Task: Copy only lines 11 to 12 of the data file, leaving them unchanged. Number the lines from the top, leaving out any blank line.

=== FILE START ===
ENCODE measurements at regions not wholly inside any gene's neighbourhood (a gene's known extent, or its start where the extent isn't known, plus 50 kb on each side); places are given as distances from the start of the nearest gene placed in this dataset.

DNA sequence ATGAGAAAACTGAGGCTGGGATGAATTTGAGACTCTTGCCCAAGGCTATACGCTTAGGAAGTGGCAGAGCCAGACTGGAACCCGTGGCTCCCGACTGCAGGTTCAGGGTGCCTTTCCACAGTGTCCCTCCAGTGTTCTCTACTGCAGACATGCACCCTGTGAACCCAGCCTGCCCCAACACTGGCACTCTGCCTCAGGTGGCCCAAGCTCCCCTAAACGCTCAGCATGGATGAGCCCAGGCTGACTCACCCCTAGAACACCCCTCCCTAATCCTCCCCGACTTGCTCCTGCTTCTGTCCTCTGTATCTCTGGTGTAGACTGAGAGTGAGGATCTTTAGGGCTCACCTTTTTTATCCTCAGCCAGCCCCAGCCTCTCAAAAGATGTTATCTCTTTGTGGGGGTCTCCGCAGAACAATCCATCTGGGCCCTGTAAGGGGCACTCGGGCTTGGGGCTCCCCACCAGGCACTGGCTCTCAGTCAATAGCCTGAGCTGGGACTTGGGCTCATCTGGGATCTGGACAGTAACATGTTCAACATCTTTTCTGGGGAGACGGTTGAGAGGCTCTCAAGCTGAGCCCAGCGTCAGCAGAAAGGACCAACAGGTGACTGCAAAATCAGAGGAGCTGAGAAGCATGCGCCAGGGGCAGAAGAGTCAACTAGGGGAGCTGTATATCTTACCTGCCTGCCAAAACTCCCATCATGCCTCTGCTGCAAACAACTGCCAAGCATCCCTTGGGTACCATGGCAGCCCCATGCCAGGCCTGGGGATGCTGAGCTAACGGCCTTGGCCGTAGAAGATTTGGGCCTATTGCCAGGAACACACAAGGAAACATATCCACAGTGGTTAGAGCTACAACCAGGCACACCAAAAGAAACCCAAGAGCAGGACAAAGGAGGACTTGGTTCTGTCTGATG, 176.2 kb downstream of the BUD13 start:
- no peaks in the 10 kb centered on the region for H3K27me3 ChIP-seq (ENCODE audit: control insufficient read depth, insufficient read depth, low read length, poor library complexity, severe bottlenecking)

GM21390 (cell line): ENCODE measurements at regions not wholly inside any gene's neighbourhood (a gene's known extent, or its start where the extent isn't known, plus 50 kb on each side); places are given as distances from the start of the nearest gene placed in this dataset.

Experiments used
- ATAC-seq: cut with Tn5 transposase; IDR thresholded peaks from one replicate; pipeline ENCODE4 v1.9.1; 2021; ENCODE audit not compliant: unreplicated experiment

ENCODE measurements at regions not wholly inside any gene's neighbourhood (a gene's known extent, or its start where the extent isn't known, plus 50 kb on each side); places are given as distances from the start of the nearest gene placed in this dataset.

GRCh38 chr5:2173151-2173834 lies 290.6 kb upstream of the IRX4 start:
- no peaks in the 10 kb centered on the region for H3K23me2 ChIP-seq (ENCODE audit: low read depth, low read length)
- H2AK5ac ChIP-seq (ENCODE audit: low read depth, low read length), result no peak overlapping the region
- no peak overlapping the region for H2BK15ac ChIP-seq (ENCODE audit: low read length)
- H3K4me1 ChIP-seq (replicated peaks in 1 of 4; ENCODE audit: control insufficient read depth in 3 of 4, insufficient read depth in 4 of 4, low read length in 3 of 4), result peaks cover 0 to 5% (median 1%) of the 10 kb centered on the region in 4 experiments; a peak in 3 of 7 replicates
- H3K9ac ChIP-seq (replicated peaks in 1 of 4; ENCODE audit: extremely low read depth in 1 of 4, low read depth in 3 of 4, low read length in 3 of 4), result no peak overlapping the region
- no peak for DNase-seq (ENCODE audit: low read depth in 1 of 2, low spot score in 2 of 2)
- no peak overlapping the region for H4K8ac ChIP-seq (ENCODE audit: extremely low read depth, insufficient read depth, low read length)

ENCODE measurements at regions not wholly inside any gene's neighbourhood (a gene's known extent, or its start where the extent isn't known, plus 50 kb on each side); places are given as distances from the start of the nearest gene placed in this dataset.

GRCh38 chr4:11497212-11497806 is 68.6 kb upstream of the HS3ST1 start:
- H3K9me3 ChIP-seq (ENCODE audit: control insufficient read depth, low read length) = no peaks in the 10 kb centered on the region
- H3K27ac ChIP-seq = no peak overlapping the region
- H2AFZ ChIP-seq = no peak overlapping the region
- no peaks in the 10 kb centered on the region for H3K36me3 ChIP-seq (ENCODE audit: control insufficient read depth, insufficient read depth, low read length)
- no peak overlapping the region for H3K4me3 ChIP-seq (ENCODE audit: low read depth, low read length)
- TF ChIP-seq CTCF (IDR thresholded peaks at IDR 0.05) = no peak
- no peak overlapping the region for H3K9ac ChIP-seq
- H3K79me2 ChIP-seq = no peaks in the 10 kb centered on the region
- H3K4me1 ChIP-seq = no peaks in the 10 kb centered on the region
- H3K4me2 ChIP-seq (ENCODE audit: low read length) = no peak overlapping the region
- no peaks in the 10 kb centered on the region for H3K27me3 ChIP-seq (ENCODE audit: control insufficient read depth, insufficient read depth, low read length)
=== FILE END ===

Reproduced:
- no peak overlapping the region for H2BK15ac ChIP-seq (ENCODE audit: low read length)
- H3K4me1 ChIP-seq (replicated peaks in 1 of 4; ENCODE audit: control insufficient read depth in 3 of 4, insufficient read depth in 4 of 4, low read length in 3 of 4), result peaks cover 0 to 5% (median 1%) of the 10 kb centered on the region in 4 experiments; a peak in 3 of 7 replicates